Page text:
I was at a friend's birthday party recently. Her teenage daughter had baked her a cake. When it came time to put the candles on the cake and sing "Happy Birthday", the only candles the daughter could find in the house was a number 8 and two 1's. Since my friend was in her 40's, this was not going to do. I sat at the table, quietly sipping my drink. Not saying a word as the family stumbled around the house visibility upset, trying to figure out a way through their candle dilemma. I kept thinking to myself, "If this were my kids and our house, I would have issued some sort of creative challenge. Something like...OK, well it's up to you to come up with something cool from what you have and what you can find".
We were always doing things like that with our kids when they were growing up. Teaching them to think creatively during the most inopportune times. To create something from what they had around them. Encouraging them to pursue an idea even though the results may not turn out to be successful, or conducive with an adult sensibility. To think "out of the box". Figuring out interesting solutions to everyday problems. How to choose and act upon the most viable of their ideas. Our attention to developing their creative thought process was probably why one of our kids grew up the be an artist, the other a design coordinator.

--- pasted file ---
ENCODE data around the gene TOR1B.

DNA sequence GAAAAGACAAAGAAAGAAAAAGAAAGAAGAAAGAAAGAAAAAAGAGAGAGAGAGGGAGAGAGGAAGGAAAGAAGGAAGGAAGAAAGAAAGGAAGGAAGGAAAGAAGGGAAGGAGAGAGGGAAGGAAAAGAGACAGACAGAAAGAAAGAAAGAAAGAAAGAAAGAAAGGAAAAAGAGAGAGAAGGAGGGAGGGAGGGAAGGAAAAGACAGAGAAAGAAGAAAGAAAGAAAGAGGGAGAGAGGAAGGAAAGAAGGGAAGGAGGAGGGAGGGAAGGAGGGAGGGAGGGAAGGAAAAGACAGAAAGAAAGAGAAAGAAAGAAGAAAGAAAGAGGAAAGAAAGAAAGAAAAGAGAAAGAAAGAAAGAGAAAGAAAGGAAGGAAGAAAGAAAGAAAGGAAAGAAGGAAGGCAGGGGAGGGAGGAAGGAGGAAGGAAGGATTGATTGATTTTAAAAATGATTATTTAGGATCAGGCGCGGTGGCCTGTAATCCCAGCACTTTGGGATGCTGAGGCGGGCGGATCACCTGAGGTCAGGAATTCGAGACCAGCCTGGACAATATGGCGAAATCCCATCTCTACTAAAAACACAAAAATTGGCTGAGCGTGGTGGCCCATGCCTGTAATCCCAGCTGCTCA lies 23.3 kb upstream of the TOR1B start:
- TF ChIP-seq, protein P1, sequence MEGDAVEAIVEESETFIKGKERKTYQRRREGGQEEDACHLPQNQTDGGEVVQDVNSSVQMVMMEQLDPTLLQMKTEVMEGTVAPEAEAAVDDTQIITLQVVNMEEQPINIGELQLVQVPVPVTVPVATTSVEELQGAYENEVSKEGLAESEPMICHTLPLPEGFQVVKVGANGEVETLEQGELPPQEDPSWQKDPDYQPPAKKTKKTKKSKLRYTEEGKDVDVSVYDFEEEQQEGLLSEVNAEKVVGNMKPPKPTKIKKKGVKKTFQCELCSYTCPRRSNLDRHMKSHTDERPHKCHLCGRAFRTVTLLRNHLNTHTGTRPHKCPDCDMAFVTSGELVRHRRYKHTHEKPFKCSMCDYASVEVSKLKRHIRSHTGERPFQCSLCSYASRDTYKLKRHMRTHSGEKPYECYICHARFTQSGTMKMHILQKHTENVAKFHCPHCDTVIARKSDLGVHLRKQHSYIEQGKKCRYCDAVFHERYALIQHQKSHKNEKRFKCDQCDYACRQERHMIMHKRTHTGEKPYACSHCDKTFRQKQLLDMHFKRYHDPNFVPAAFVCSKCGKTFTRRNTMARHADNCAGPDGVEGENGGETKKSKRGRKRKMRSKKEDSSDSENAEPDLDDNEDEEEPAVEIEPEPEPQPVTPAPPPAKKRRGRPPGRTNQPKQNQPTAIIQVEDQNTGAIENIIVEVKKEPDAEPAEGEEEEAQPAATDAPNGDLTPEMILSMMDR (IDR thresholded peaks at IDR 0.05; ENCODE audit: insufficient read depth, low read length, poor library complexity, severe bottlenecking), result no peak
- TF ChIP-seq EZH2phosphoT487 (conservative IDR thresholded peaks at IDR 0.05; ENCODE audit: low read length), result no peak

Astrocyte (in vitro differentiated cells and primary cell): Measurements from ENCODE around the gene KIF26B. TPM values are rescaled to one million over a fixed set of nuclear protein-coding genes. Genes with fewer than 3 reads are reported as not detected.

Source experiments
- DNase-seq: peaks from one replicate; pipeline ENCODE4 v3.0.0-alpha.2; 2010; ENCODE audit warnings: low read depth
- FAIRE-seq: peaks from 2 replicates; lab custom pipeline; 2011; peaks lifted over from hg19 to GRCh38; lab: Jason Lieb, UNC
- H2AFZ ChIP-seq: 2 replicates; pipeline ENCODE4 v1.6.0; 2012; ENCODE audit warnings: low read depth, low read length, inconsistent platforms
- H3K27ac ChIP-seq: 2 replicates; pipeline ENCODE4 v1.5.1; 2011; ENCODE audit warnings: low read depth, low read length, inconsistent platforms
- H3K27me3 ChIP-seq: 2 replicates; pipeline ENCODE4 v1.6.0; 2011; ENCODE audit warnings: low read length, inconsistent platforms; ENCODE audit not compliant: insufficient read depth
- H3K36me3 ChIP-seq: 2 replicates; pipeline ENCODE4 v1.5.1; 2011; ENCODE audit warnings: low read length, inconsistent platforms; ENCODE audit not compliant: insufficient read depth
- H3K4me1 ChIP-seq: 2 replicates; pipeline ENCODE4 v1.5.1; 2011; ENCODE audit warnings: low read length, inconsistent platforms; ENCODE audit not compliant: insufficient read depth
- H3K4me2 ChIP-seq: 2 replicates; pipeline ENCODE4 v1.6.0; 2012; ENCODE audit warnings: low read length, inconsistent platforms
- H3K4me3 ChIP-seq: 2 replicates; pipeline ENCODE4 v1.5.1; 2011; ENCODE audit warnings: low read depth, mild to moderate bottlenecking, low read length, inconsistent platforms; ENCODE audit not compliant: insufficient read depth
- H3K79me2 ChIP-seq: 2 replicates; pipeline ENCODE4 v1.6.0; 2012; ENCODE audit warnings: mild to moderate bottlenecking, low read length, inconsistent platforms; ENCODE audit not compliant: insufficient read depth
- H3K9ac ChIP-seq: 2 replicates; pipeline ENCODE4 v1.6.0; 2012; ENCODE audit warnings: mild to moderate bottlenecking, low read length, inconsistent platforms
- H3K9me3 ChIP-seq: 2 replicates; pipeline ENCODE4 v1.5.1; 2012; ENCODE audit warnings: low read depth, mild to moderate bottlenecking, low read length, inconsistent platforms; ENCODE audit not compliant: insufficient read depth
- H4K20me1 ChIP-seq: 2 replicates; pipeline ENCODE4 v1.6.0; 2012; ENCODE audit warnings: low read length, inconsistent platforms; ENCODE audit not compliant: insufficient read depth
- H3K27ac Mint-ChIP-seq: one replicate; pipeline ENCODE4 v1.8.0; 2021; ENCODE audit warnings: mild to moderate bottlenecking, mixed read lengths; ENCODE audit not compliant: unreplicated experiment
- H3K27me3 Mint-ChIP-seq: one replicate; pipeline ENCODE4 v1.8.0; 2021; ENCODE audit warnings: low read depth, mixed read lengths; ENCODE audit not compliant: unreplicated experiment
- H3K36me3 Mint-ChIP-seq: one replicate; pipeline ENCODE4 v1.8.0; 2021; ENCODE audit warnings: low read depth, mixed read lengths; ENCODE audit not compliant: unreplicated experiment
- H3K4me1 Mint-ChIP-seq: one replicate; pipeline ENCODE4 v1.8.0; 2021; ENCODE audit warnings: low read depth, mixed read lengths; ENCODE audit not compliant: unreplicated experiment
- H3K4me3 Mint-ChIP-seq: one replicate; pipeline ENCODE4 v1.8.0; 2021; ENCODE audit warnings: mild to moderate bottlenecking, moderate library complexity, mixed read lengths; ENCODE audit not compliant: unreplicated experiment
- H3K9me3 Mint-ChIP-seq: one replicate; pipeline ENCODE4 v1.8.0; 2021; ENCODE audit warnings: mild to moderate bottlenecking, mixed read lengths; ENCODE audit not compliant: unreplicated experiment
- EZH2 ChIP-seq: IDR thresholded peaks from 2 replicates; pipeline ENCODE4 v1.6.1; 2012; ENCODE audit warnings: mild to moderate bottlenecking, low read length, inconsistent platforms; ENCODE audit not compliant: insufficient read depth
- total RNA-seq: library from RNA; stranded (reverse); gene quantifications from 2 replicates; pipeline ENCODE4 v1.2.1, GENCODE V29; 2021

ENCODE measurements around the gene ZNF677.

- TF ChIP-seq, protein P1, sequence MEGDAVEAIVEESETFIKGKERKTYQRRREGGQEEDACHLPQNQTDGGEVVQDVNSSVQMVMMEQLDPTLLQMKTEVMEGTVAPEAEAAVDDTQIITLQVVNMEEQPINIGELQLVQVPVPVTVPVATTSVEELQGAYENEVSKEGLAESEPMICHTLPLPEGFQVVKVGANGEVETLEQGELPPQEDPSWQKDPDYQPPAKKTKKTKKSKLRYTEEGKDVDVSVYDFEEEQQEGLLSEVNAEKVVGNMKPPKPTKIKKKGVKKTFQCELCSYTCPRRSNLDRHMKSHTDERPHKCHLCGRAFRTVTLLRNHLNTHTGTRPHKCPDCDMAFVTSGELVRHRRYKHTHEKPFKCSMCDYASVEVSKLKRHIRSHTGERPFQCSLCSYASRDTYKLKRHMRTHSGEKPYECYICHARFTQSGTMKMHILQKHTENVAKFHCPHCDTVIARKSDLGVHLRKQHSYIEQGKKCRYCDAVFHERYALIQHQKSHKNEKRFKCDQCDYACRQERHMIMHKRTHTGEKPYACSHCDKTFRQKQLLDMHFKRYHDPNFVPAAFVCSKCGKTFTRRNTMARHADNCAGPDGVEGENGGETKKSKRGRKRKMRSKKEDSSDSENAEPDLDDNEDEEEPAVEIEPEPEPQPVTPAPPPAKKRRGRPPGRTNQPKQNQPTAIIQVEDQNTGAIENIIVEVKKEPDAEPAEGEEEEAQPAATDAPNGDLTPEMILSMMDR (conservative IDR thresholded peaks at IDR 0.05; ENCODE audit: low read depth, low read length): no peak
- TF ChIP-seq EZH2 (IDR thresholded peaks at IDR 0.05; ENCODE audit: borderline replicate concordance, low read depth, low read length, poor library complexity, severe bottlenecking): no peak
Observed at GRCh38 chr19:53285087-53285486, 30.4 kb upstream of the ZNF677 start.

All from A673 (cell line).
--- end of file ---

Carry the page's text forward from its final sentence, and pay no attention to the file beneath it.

At a used book sale the other day I smiled as I picked up and purchased a copy of "You Are Special. Words of Wisdom from America's Most Beloved Neighbor" by Fred Rogers. From the chapter on Creativity and Play, as only Mister Rogers could put it...
"One of the most important things a child can learn to do is to make something out of whatever he or she happens to have at the moment".
"One way to think about play is as the process of finding new combinations for known things - combinations that may yield new forms of expression, new inventions, new discoveries, and new solutions. I like thinking about play in this way because it gives play some of the importance it deserves".
"What I have heard from creative people over the years is that their early urges towards unique self-expression were respected and supported by some loving adult in their young lives - someone who would even let them paint a tree blue of that's what they felt like doing".
This past weekend my daughter and I went into New York City to see the Alexander McQueen exhibit at the Metropolitan Museum of Art. This exhibit, and it's presentation, has exceeded just about everyone's expectations. Each garment alone is a true visual feast and a definite creative joy for the imagination. As we began walking through the show the second garment that was presented was McQueen's razor-clam shell dress. As I stood there, totally gaping at the dress, the only thing I could think was "Boy... I bet he never had an issue with birthday candles".